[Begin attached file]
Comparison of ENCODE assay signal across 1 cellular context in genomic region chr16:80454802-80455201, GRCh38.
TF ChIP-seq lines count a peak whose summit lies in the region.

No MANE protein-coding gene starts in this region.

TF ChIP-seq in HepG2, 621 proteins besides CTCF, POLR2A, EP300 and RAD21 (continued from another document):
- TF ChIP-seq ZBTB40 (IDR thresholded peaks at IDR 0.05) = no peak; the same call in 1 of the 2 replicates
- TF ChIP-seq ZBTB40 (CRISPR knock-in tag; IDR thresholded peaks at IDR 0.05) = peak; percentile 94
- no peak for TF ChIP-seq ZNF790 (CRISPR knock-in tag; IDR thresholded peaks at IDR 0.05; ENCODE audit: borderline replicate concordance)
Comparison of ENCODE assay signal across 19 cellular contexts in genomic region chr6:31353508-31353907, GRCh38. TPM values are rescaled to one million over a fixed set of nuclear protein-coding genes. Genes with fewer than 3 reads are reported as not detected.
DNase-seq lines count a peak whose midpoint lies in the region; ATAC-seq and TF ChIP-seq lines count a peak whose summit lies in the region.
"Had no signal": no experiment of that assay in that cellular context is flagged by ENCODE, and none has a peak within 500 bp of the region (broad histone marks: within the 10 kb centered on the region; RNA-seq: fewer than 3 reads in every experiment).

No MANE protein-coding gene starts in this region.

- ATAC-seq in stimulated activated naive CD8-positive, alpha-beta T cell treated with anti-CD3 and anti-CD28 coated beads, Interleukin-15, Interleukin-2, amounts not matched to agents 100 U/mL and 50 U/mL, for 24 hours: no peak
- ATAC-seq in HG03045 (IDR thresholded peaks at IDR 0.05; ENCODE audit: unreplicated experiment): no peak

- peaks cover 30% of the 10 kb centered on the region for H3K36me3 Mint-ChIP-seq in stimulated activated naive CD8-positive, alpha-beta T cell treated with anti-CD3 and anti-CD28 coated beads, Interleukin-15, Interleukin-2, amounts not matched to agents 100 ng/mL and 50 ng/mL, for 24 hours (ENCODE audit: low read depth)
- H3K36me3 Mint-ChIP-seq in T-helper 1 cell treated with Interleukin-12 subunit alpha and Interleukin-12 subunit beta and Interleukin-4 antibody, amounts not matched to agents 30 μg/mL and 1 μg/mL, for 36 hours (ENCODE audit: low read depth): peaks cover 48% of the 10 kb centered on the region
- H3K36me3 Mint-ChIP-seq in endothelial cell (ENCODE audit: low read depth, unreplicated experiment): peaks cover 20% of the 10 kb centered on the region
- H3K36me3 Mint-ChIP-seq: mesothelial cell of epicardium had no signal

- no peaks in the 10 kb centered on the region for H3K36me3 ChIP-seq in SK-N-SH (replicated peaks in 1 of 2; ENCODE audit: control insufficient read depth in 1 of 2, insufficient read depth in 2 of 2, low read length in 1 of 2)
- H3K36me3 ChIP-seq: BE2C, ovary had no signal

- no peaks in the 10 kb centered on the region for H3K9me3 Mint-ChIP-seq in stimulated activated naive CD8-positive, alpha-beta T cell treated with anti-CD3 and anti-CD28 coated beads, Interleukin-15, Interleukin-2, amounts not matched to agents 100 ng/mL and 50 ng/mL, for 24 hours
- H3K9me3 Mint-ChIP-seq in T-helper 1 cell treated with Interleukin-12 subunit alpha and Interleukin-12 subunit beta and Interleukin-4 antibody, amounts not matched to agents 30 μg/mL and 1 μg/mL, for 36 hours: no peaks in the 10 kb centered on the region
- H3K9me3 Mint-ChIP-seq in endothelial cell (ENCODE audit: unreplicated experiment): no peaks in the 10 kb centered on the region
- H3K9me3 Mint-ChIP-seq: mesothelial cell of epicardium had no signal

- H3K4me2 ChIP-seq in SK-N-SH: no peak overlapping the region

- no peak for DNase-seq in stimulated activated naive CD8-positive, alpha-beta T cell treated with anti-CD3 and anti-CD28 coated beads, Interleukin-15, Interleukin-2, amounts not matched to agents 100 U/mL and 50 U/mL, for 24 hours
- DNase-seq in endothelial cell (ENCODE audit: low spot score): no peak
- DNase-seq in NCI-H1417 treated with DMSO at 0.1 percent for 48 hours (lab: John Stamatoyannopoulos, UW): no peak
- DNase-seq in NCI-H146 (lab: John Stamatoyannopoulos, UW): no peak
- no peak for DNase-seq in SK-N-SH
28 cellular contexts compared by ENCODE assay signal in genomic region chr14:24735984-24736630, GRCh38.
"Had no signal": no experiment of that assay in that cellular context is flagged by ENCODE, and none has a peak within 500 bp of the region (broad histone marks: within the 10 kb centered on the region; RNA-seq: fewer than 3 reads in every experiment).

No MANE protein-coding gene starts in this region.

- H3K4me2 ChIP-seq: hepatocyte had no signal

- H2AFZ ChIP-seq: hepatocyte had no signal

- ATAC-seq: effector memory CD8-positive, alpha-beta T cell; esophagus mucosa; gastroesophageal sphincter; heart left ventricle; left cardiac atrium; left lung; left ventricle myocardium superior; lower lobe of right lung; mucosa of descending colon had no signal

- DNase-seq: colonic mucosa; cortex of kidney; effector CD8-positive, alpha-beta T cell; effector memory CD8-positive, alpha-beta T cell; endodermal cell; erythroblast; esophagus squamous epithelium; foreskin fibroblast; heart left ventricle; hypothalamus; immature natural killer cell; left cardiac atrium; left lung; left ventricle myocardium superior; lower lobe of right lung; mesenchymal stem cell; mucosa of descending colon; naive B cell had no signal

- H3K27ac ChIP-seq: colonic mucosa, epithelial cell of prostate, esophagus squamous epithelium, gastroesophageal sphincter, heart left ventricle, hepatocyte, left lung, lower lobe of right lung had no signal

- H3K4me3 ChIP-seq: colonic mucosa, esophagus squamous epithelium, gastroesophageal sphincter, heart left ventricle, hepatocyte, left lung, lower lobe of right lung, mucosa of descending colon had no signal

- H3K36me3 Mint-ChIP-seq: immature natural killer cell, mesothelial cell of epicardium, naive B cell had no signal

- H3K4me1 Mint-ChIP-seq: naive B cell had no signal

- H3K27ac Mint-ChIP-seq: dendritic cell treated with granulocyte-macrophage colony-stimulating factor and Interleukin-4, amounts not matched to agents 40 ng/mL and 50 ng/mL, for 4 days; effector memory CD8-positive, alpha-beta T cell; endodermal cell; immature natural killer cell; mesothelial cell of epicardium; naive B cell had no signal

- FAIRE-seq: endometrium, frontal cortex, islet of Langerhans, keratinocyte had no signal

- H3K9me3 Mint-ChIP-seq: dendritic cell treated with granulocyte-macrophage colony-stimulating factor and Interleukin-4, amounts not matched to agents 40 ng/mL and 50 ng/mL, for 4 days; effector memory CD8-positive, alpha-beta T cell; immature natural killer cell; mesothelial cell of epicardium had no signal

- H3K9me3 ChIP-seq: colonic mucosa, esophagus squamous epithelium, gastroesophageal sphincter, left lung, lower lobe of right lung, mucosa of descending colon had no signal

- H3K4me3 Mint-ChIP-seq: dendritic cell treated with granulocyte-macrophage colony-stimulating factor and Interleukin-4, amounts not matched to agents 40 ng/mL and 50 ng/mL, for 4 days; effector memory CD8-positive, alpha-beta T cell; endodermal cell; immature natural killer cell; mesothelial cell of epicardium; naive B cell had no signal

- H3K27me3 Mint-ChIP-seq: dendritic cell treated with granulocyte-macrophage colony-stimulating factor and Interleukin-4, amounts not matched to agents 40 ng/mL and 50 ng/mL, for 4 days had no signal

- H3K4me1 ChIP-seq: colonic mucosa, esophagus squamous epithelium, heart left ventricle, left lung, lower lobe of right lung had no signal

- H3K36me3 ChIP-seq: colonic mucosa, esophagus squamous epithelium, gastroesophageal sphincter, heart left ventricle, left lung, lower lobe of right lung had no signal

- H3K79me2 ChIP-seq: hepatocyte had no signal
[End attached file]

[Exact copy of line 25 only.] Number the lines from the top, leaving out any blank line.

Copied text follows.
- no peak for DNase-seq in stimulated activated naive CD8-positive, alpha-beta T cell treated with anti-CD3 and anti-CD28 coated beads, Interleukin-15, Interleukin-2, amounts not matched to agents 100 U/mL and 50 U/mL, for 24 hours